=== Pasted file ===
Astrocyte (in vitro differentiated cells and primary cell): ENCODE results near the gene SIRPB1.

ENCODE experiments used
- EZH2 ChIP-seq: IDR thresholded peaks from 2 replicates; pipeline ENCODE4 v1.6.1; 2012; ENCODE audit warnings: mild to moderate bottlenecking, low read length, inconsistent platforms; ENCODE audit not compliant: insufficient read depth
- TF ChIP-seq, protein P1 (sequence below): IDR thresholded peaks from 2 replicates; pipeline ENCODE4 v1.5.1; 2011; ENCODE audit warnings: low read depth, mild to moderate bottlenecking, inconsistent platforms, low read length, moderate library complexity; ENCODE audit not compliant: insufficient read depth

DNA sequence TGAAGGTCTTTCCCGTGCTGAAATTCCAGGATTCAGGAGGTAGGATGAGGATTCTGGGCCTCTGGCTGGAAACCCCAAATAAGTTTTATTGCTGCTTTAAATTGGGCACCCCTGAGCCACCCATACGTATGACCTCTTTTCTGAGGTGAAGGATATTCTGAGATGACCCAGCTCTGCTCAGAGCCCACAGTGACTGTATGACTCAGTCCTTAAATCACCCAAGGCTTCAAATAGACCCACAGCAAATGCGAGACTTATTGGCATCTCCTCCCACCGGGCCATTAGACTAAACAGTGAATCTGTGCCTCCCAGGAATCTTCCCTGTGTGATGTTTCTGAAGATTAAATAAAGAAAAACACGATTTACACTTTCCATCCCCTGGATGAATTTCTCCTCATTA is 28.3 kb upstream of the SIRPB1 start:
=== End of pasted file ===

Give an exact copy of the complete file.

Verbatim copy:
Astrocyte (in vitro differentiated cells and primary cell): ENCODE results near the gene SIRPB1.

ENCODE experiments used
- EZH2 ChIP-seq: IDR thresholded peaks from 2 replicates; pipeline ENCODE4 v1.6.1; 2012; ENCODE audit warnings: mild to moderate bottlenecking, low read length, inconsistent platforms; ENCODE audit not compliant: insufficient read depth
- TF ChIP-seq, protein P1 (sequence below): IDR thresholded peaks from 2 replicates; pipeline ENCODE4 v1.5.1; 2011; ENCODE audit warnings: low read depth, mild to moderate bottlenecking, inconsistent platforms, low read length, moderate library complexity; ENCODE audit not compliant: insufficient read depth

DNA sequence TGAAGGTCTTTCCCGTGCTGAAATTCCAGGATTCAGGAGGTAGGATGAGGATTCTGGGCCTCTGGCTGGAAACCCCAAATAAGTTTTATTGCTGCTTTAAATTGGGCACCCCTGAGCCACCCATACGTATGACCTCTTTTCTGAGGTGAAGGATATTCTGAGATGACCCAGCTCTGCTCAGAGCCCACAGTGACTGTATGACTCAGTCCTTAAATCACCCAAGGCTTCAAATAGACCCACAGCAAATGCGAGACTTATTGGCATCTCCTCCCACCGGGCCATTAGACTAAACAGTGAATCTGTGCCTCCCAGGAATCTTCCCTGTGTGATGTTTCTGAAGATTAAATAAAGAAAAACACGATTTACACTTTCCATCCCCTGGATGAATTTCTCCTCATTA is 28.3 kb upstream of the SIRPB1 start: